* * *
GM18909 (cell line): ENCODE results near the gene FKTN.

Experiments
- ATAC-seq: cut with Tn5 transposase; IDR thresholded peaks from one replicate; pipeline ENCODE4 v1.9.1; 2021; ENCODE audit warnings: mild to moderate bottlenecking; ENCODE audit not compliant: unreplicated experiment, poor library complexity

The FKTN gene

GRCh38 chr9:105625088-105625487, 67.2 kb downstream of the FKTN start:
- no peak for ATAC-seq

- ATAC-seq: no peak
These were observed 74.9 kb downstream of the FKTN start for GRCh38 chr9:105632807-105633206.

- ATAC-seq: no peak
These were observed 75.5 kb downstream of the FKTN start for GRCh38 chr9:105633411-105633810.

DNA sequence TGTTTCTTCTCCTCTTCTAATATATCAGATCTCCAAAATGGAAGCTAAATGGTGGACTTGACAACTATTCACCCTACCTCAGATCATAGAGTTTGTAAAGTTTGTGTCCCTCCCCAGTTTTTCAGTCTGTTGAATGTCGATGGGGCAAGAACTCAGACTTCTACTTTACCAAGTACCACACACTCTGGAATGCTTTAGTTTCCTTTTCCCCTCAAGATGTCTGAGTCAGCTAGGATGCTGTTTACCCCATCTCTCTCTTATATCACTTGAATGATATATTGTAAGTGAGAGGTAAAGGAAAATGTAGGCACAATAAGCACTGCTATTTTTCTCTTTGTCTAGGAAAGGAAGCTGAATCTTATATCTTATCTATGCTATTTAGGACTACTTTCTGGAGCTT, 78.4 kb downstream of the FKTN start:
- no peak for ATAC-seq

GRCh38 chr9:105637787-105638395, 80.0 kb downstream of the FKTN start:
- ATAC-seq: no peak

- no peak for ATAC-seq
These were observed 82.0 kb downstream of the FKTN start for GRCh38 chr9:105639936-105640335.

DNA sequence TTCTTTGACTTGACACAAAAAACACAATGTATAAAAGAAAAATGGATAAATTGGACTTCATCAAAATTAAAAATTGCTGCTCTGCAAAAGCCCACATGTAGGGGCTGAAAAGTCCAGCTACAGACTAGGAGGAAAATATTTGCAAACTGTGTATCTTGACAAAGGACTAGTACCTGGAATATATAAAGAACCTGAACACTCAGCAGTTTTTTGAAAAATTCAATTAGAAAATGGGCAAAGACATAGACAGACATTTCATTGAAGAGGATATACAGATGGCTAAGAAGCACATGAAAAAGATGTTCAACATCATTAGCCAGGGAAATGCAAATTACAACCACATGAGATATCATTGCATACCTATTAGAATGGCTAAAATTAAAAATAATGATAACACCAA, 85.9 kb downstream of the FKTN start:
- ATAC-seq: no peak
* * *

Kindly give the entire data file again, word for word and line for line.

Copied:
GM18909 (cell line): ENCODE results near the gene FKTN.

Experiments
- ATAC-seq: cut with Tn5 transposase; IDR thresholded peaks from one replicate; pipeline ENCODE4 v1.9.1; 2021; ENCODE audit warnings: mild to moderate bottlenecking; ENCODE audit not compliant: unreplicated experiment, poor library complexity

The FKTN gene

GRCh38 chr9:105625088-105625487, 67.2 kb downstream of the FKTN start:
- no peak for ATAC-seq

- ATAC-seq: no peak
These were observed 74.9 kb downstream of the FKTN start for GRCh38 chr9:105632807-105633206.

- ATAC-seq: no peak
These were observed 75.5 kb downstream of the FKTN start for GRCh38 chr9:105633411-105633810.

DNA sequence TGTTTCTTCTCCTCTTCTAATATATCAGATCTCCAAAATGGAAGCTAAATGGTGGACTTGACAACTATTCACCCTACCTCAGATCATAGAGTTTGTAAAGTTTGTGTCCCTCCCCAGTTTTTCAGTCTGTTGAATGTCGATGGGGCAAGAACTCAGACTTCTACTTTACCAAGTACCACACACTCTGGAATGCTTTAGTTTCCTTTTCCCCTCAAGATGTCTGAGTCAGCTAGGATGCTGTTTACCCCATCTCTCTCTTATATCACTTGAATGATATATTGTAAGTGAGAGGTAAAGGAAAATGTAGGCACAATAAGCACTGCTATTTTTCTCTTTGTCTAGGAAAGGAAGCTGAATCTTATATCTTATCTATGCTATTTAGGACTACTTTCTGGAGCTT, 78.4 kb downstream of the FKTN start:
- no peak for ATAC-seq

GRCh38 chr9:105637787-105638395, 80.0 kb downstream of the FKTN start:
- ATAC-seq: no peak

- no peak for ATAC-seq
These were observed 82.0 kb downstream of the FKTN start for GRCh38 chr9:105639936-105640335.

DNA sequence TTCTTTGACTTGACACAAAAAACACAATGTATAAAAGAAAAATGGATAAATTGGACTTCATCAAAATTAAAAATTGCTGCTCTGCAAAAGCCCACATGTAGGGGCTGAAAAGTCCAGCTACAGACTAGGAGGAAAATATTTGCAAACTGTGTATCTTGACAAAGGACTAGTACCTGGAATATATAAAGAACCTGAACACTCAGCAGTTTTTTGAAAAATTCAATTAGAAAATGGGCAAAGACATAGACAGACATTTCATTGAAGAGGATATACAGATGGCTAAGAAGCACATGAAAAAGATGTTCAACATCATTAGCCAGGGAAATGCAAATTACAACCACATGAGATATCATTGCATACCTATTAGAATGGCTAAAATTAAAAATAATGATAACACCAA, 85.9 kb downstream of the FKTN start:
- ATAC-seq: no peak